Reaching Donaldson and Emmons from Seward is also harder than I expected, considering how manageable the terrain looks on a topo map and that there's a clear herd path. There are rocks to climb, and one must lose and regain possibly as much as twice the elevation between peaks that you might if it were feasible to follow the ridgeline. The out-and-back route makes it very likely that you'll meet other hikers, which I enjoyed after the long silence of my camp and ascent. I met two young women who together had climbed 36 peaks and a couple of middle-aged men who were past their 40th, so I had company as I notched my own 44th. Yet nobody seemed to be up there merely to complete a required chore. I wasn't the only one who missed the trail-marker sign indicating the Donaldson summit. We had all climbed the large cube of a rock at which it's posted, but you've gotta look up (10 feet up) if you want to see which tree has the "Don" label. The trail report posted here a couple of weeks ago, which included photos of the summit markers, was helpful.

    Seymour the next day was unaffected by the heavy rain overnight; evidently, unless there's a drought or a prolonged wet spell, there will always be mud but it can always be handled. Nothing deterred the climbers; I encountered several near the summit, despite again encountering few en route up or down. And I found its views the best of the range, though split among about three vantage points - a rocky outcrop at the north end of the summit, then between trees at the marked peak, and perhaps best of all from twenty steps farther along. In addition, the Seymour herd path - although plenty steep most of the way - had a lot fewer bare rock slides and tricky little cliffs than S-D-E, and often followed one pretty brook or another.

    Near the top, perhaps where it's steepest, it seems half or more of hikers go straight up an eroded stretch, which looked like mostly bare rock slides, for about 50-100 yards; but a newer path to the right (southwest) avoids that by by crazy zig-zags, skirting several small cliffs and threatening to lose you if you don't pay attention. I tried the newer path, which seemed to rejoin just in time for me to miss most of the steepest slides, and liked it enough to retrace on my return. In rainy weather, when bare rock is slipperiest, I'd say it's better for sure. Overall, Seymour is just plain fun. You've just got to plan on a bit more time and effort to climb than you might think - but it's easy as pie to make time descending.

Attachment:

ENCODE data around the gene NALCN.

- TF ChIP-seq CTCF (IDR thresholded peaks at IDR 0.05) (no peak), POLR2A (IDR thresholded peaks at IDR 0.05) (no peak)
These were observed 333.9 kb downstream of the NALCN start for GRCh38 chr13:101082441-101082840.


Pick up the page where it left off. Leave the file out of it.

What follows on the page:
I saw bear droppings once near a summit and once not too far from the marked trail past Blueberry. All campers seem to know to use bear canisters, and I never saw or heard a sign that the bears are going for campsite food, so it must be working. I hope everyone continues to use them, and use them right. There was an abundance and variety of frogs, toads, salamanders, and birds, and the flowering plants were lovely - including a tiny British Soldier on a dead stick right at the top of Seward. But I never saw any chipmunk (red squirrel?) I heard, and I saw and heard no trace of any other mammal, or any kind of predator at all. The biodiversity is not fully evident, but what I saw was awesome. The Seward Range is just a very fine place to climb mountains!

    [ cross-posted at and ]